Piecing Together the Past in the Era of “Shelter at Home”: Historic Ceramics from Pueblo’s Fariss Hotel
Ceramics are an amazing resource for understanding the past, as so much information can be packed into just a single piece. We can understand manufacturing methods based on where it came from; we can study class and economics based on the original cost of the dishes; we can even delve into matters of identity as evidenced by the conspicuous display of fine dinnerwares.
For three years we’ve been working on the El Pueblo/Fariss Hotel artifact collection, today in the Emery Archaeology Laboratory at the History Colorado Center. The Fariss, built in 1882, was found quite by accident, as it stood over the original site of El Pueblo, a mid-nineteenth century adobe trading post that once stood on the banks of the Arkansas River and, in its day, was on the border between Mexico and the nascent United States. It’s very common to see layers of habitation in archaeological sites, and when we have successive sites on top of each other we call it a “multi-component site.” In this case, the layers of occupation are from an evolving American city that’s unique in its history and identity.
Most of the artifacts from the El Pueblo/Fariss site come from the Fariss Hotel itself. The hotel generated exponentially more material culture deposits than the trading post. One of the most dominant is ceramics: pottery, china, dinnerware, crockery. Mostly mass-produced for a global market, ceramics have been an important artifact type since the emergence and spread of European powers nearly 500 years ago.
So, given the times we’re now living in, I’ve been spending shelter-in-place nerding out on the ceramics recovered from the Fariss Hotel—boxes stacked in my dining room and broken sherds of white ware spread across the table. The hotel bought lots of ceramics, both for the dinner table and for toilet furnishings for the guests. I’ve never seen so many soap dishes in one place in my life. Hotel ceramics were specifically made for use in such institutions, and needed to be more durable than what families would have had in their homes.
A piece of pottery holds quite a few clues for a researcher. Some can be traced through their designs or decoration. For instance, many companies that manufactured transfer-printed wares had very specific designs that were unique to them, as well as were the evolution of the colors. We’ve found a handful of sherds from transfer-printed wares at the Fariss, and they may have been decorative pieces at the hotel, or heirlooms curated by people who lived on site after the hotel closed in 1915.
As the bulk of what we’re dealing with are “hotel wares,” much of what we’re seeing are undecorated whitewares, or ironstone. While individual sherds of a broken plate may not tell us much, sometimes we get lucky and find a maker’s mark. A “maker’s mark” is the stamp a pottery maker placed on the bottom of their pieces to indicate who made them. Maker’s marks varied not only from company to company, but a company would also change its unique marks through time. Some marks or stamps were even specially created to indicate a new pattern or commemorative run of something.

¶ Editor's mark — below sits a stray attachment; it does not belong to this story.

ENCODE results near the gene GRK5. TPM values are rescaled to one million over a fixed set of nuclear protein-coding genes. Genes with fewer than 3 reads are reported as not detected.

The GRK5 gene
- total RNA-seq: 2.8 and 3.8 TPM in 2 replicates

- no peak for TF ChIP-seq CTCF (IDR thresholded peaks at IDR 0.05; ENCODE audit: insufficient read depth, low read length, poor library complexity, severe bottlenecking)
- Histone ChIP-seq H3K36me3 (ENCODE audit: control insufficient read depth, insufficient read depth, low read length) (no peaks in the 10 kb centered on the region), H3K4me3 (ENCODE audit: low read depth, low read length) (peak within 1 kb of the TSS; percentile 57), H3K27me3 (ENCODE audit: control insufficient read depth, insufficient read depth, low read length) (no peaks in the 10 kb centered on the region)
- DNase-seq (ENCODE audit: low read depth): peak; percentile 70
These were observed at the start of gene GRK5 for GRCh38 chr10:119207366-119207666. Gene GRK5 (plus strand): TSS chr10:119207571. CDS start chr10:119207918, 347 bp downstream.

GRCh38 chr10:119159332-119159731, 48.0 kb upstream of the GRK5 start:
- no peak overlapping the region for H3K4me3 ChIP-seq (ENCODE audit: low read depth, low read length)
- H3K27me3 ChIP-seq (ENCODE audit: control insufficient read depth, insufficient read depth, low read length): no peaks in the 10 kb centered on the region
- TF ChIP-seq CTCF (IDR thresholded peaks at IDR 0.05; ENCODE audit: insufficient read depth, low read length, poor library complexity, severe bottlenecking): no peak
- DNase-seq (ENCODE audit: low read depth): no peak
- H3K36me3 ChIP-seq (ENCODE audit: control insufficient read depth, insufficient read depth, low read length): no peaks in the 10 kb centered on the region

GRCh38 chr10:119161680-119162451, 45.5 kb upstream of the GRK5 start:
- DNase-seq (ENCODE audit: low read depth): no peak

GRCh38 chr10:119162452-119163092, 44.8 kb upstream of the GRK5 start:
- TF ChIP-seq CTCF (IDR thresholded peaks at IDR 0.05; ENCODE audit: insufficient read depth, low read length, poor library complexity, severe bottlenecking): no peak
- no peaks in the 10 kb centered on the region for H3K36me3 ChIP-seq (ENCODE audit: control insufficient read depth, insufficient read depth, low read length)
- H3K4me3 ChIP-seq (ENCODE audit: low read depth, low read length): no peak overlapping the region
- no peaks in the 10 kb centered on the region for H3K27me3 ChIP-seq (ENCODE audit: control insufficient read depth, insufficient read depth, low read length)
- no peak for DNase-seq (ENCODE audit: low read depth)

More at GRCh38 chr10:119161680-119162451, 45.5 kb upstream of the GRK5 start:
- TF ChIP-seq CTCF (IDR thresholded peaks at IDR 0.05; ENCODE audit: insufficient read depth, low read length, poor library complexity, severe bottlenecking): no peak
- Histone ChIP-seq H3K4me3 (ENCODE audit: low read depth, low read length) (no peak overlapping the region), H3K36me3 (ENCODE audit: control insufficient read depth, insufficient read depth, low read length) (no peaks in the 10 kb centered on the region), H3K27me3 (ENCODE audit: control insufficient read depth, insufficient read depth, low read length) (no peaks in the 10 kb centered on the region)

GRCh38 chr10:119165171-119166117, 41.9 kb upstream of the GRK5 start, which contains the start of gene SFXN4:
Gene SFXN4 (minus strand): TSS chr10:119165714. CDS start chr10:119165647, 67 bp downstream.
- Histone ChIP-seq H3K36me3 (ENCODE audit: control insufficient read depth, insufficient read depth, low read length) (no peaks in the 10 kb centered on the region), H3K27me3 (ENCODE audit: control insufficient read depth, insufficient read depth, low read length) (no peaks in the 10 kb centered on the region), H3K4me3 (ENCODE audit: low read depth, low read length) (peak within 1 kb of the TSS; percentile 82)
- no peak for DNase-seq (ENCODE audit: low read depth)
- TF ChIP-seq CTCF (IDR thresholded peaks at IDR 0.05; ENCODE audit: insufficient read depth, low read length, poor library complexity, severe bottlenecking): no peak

Researching maker’s marks can be frustrating, particularly for sites in the American West. Much historical research has focused on seventeenth- and eighteenth-century ceramics: the cool yellow wares or tin-glazed delfts you might find at historical sites on the East Coast like Jamestown or Monticello. It’s only recently that many historical sites in the West have been thought of as sufficiently historic, so the artifact research doesn’t always extend into the twentieth century.
You can use antique buyer’s guides to begin basic identification of historic ceramics, but these books and websites have their own challenges, not least of which is that not all antiques are created equal. What’s fashionable to collect today may not be fashionable tomorrow, so there are gaps as to what collectors will write about. Also, antique dealers and collectors aren’t always interested in the same things archaeologists and historians are interested in, so further research is often needed. Luckily there are many resources, although given the necessity of pictures they can be expensive to produce and to procure. In addition to some of the articles cited at the end of this post, there are journals such as Ceramics in America devoted to the subject, as well as books by glorious nerds who are as infatuated with a well-turned piece of stoneware as I am.
So far, I’ve identified eight different marks on undecorated white dishes including plates, saucers, bowls, mugs, and platters. We also have decorated ceramics, especially small dishes called “butter pats” that held butter for your bread. Many of these marks came from potters in East Liverpool, Ohio. Ohio came to dominate the national ceramics market in the late nineteenth and early twentieth century, so any well-respecting hotel would have procured their ceramics from there. Around the turn of the century, American pottery and ceramics manufacturers—some started by the English ceramics companies and potters—emerged as high-end, desirable manufacturers of tablewares. Before that, it was the English potteries—Staffordshire, Wedgewood—that dominated the idea of quality ceramics. We see this same evolution in the Fariss Hotel ceramics. The earliest are from English manufacturers, and as the hotel approached the turn of the twentieth century, they began to acquire American manufactured ceramics.